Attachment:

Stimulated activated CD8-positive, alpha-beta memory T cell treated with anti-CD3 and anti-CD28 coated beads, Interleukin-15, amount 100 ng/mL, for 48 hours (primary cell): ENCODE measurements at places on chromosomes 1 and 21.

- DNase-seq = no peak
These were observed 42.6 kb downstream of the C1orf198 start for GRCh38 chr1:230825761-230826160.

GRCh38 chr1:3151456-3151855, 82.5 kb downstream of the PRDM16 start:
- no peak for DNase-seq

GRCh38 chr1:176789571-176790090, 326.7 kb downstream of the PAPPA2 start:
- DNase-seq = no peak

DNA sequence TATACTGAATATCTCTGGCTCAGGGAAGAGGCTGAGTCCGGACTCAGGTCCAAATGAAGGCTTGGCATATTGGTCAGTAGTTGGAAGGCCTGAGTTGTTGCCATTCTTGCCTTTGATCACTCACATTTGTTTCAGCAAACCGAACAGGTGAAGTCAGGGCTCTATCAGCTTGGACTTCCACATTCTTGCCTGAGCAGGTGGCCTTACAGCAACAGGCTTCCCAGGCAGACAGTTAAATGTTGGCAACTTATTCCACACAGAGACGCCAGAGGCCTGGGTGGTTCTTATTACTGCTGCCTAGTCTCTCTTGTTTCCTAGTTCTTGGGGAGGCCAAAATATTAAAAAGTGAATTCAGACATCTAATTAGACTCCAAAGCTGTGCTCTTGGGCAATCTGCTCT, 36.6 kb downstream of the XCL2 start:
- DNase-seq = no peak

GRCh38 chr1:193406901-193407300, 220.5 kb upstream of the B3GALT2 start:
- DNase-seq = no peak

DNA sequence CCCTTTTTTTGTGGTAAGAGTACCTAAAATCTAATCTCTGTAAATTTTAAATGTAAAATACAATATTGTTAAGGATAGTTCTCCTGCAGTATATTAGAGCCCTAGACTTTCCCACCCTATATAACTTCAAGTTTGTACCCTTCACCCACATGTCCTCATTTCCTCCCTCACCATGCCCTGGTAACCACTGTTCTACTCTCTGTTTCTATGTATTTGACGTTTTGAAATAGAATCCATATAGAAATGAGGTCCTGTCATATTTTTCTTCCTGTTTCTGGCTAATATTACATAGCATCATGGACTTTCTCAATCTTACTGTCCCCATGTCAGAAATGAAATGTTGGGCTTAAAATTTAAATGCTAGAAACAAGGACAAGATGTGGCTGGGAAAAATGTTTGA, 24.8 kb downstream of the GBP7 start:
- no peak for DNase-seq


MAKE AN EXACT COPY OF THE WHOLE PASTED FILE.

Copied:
Stimulated activated CD8-positive, alpha-beta memory T cell treated with anti-CD3 and anti-CD28 coated beads, Interleukin-15, amount 100 ng/mL, for 48 hours (primary cell): ENCODE measurements at places on chromosomes 1 and 21.

- DNase-seq = no peak
These were observed 42.6 kb downstream of the C1orf198 start for GRCh38 chr1:230825761-230826160.

GRCh38 chr1:3151456-3151855, 82.5 kb downstream of the PRDM16 start:
- no peak for DNase-seq

GRCh38 chr1:176789571-176790090, 326.7 kb downstream of the PAPPA2 start:
- DNase-seq = no peak

DNA sequence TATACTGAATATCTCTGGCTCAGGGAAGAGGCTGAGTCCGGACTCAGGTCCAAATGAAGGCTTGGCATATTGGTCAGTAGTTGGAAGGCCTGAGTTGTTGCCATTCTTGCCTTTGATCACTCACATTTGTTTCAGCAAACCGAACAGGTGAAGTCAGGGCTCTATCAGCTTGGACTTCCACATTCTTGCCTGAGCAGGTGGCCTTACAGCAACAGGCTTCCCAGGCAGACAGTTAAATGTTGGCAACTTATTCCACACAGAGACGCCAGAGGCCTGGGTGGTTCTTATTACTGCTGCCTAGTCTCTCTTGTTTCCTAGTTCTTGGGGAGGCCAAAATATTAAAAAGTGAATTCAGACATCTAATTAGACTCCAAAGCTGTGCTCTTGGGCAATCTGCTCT, 36.6 kb downstream of the XCL2 start:
- DNase-seq = no peak

GRCh38 chr1:193406901-193407300, 220.5 kb upstream of the B3GALT2 start:
- DNase-seq = no peak

DNA sequence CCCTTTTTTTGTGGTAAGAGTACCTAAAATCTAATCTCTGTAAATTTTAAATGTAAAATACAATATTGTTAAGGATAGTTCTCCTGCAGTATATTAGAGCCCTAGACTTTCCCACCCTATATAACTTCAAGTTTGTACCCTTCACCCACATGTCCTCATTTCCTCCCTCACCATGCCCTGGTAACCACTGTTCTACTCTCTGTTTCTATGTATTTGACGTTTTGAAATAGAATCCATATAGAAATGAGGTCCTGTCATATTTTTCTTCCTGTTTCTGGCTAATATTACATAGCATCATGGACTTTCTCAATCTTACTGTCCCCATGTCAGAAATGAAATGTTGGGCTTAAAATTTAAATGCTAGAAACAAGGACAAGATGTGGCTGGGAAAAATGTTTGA, 24.8 kb downstream of the GBP7 start:
- no peak for DNase-seq